The economic and social impact of human salmonellosis in England and Wales : a study of the costs and epidemiology of illness and the benefits of prevention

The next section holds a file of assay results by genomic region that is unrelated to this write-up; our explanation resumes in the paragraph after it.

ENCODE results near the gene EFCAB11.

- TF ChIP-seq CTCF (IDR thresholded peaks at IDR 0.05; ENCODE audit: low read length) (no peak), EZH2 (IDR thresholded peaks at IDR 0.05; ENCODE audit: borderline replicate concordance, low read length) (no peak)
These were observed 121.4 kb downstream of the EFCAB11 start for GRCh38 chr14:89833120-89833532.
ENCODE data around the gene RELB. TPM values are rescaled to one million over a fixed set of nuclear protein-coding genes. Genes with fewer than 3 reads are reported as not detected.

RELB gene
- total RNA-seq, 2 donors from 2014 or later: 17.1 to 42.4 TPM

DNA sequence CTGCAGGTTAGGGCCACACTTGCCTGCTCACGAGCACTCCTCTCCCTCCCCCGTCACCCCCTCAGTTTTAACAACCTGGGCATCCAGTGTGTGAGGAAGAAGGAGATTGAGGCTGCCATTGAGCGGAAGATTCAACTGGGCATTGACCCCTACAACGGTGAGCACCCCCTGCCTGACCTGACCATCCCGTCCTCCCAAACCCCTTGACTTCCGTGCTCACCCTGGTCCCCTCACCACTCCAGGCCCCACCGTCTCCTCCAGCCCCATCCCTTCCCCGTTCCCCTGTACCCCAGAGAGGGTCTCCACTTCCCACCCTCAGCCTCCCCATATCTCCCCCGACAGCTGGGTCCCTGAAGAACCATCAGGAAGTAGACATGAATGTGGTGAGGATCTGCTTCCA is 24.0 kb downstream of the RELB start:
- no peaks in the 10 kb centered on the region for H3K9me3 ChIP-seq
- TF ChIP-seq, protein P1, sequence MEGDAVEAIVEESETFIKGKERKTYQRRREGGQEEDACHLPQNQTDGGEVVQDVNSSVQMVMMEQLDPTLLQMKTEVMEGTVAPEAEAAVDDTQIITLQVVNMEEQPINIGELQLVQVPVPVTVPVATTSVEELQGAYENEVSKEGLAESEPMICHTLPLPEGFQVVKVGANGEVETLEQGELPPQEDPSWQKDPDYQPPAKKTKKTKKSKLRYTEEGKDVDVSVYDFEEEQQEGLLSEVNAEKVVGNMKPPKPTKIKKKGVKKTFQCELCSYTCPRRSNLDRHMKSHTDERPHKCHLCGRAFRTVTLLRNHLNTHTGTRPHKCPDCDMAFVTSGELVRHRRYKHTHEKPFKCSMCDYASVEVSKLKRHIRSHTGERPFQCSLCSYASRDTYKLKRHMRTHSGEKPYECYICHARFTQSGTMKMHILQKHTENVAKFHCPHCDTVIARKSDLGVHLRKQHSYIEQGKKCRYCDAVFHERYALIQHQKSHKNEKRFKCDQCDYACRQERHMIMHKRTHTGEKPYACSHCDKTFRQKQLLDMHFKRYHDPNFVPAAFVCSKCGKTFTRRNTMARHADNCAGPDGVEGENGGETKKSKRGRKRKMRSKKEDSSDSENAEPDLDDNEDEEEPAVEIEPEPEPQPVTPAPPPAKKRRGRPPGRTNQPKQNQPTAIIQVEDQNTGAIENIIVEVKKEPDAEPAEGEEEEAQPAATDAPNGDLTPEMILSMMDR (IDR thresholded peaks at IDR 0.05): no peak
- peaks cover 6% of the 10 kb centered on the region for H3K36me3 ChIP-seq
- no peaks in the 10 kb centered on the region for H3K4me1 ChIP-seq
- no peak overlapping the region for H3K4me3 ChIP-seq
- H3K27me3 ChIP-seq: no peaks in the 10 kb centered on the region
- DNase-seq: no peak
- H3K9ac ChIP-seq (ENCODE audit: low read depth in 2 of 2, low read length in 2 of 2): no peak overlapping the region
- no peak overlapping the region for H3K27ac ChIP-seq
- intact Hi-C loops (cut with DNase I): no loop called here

This thesis presents a detailed analysis of illness related costs of human salmonellosis In England and Wales, estimated at £263 million (minimum), including intangible costs, in 1988, and explores potential benefits of preventive activities aimed at the poultry industry. To explore trends In reported infection and the factors which may influence those trends, salmonella reporting between 1960 and 1989 was examined. Trends in foodborne Illness were associated with increased reporting of salmonella infection. The factors which contributed to this increase included Intrinsic factors such as the microbiological quality of food, and extrinsic factors such as ambient temperature which may amplify intrinsic effects. Evidence that poultry products were important vehicles of human Illness was supported by trends in infections in animals and poultry, and food consumption patterns. Thus a significant decrease in human infection would result from reduction in poultry contamination. The findings of a unique and detailed survey of 1,482 human salmonella cases, presented in this thesis, indicated tangible costs of illness of £996,350 to £1,091,131. Over a third (E392,822 - £426,887) were costs related to investigation and treatment of cases and over half (E507,555 -E559,401) was production loss associated with sickness related absence from work. The remaining costs Identified represented important costs to affected Individuals and their families. Additional intangible costs of £1.57 million to £5.07 million were ascribed to value of lives lost and to pain and suffering estimates. Extrapolation of costs, utilizing an index of severity developed for this study and categorisation of cases by level of treatment demanded, indicated national, tangible, costs of £231 million to £331 million; additional intangible costs were £32 million to £119 million). The cost-effectiveness of limiting these totals was explored by two approaches. Cost reduction by changes in cases management (eg. reducing faecal specimens tested and time off work) indicated small potential savings. However, substantial benefits were indicated by cost-benefit analysis of preventive activities including irradiation of poultry carcasses and use of competitive exclusion methods in poultry rearing.